As a kid I grew up in Concord Mass near Great Meadows Wild Life Preserve, a grand expanse of swamp and trails that ran along the Concord River. Along the edge of this area ran the freight train tracks, from Concord Center east toward Bedford. And on these tracks, creeping out of the swamp to sun themselves, came the turtles – Painted, Box, Spotted and Snapper. And nothing intrigued me more than turtles.
So, with my “band-aid tin” filled with crackers (yup, band-aids came in tins back then), I’d start off across the neighborhood to the swamp, with my dog Copper in tow (the crackers kept her with me – until the tin was empty) – after all, a kid needs company and if I got lost, Copper always knew the way home. Dad once told me that, whenever they’d come looking for me, he’d look/call for Copper, as he knew I’d be near by. Since Mom had taken me on picnics to the Concord River when I was little, I was familiar with Great Meadows, the observation tower (back then made of railroad ties stacked like a Jenga tower), the dirt paths, roads and the rule – never be anywhere near the tracks when a train came. And, since they didn’t come by frequently or travel fast, that wasn’t a problem.
The neighborhood next to mine, between me and the swamp, was built on an old farm (when I was real little the builder used to give me and my sister rides in the bulldozer bucket). So I’d start off toward what to me was (facing the swamp) the “left side” of the neighborhood, pick up the tracks there and walk toward what would be the “right side” of the neighborhood. Only a couple of times did I run across the big snapping turtles, slowly crawling up the incline toward the tracks to lay their eggs. Mostly I’d just come across what was left of them after the police shot them (with so many kids in the neighborhood, they were considered a hazard, so parents would call the police).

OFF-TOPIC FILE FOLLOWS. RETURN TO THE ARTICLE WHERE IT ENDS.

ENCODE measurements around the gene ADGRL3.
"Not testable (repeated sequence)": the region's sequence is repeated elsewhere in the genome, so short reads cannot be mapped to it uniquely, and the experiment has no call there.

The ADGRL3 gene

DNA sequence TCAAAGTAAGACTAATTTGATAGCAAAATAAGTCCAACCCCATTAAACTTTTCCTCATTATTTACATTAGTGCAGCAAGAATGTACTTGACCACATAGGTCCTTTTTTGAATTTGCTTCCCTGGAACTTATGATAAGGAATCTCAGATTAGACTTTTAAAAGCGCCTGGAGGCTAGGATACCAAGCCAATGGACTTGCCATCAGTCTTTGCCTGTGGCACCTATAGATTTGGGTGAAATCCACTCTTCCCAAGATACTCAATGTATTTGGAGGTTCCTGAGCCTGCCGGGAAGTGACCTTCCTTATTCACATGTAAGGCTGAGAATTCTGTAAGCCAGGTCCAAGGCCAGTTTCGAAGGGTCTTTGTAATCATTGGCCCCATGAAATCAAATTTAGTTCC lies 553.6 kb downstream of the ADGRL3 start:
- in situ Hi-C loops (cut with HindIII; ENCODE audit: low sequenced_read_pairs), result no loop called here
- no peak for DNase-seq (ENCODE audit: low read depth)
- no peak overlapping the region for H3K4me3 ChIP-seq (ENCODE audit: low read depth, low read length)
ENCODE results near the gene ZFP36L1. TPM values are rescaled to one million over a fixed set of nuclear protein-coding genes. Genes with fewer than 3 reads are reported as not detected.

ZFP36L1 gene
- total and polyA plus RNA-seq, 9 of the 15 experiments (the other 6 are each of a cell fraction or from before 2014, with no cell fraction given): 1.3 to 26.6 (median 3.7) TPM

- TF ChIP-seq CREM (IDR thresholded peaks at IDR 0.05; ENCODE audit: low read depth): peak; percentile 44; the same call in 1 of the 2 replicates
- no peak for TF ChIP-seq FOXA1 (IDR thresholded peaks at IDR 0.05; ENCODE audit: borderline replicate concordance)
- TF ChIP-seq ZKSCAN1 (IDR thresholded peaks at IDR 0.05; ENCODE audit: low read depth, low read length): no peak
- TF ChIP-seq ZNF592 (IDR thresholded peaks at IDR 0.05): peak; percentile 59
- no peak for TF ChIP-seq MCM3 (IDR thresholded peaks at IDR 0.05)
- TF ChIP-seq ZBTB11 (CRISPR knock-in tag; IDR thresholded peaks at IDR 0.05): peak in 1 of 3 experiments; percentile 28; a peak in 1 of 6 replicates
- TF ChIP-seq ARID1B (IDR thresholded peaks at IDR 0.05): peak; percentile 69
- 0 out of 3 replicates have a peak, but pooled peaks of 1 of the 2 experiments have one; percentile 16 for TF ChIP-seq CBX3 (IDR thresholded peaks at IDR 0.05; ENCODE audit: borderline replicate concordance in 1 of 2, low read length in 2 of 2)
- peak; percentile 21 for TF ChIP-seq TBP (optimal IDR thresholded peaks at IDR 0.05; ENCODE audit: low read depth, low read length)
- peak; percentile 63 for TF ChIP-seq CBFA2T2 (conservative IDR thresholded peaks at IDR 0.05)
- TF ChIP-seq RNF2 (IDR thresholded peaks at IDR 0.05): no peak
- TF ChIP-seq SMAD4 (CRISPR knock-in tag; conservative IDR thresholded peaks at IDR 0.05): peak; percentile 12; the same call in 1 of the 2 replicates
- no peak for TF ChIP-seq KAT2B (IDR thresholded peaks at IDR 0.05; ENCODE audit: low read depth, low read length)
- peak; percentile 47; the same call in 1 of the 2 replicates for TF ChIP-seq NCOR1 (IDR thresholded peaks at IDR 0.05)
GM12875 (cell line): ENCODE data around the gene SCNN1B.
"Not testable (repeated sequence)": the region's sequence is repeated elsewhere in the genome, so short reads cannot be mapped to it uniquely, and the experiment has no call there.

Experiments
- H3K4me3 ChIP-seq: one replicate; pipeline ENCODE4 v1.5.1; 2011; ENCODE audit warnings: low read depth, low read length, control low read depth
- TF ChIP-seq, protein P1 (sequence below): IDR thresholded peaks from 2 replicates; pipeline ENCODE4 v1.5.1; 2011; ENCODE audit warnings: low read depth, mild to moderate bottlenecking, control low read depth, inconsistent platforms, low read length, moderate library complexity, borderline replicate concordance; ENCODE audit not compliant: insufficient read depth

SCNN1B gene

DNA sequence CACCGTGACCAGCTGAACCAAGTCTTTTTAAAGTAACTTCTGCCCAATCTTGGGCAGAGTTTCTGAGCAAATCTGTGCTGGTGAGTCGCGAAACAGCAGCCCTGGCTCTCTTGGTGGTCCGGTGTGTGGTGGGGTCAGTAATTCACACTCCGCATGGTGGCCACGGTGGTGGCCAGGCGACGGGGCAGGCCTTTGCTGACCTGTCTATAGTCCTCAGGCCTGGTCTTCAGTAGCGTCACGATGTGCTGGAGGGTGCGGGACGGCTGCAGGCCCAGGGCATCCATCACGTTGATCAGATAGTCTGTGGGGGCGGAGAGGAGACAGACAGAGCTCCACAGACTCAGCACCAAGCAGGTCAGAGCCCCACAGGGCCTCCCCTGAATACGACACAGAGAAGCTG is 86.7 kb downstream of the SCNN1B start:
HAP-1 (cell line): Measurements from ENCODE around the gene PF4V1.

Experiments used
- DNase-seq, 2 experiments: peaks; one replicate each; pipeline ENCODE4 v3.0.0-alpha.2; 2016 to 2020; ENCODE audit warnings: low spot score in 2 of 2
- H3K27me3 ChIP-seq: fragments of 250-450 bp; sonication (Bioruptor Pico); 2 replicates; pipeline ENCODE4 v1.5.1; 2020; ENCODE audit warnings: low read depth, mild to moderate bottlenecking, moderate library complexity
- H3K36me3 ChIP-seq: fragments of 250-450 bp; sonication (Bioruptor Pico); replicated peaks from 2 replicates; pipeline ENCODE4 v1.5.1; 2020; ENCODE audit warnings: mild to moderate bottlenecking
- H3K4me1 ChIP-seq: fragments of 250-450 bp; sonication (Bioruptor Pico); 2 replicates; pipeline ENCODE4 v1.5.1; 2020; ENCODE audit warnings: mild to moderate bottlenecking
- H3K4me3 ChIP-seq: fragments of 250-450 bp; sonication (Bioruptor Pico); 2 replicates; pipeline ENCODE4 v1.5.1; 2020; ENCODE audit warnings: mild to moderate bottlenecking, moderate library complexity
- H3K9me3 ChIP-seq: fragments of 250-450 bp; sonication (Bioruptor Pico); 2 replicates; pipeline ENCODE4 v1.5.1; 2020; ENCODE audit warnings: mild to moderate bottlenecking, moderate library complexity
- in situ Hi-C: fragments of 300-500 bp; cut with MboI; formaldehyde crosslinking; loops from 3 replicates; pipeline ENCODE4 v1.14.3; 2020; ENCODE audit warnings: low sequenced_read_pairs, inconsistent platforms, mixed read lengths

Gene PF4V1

The rest of the time, as I walked along the tracks, I’d find the turtles (mostly Painted occasionally a Box) warming on the tracks – some squished by trains but most alive, and I’d take one or two home to show Mom and Dad (Dad would release them later to go back to the swamp – when I’d go looking for them the next morning, Mom would say “they must have gone home.”). And some days there weren’t any on the tracks, and that’s when I’d go down the trails and roads of Great Meadows, Copper in tow, checking the edges of the swamp and all the little ponds to see if I couldn’t find a turtle or two. The rarest of all were the spotted turtles – I’ve only seen two in my life, and only caught one.
I learned a lot about nature during those walks, sometimes imagining what it must have been like for the pioneers when they first discovered this land. When you’re young and adventurous, a place like Great Meadows is a constant source of wonder. Totally unaware of the potential dangers of such a place, I was never scared for a minute – besides, I had Copper to protect me, at least until the last cracker was gone.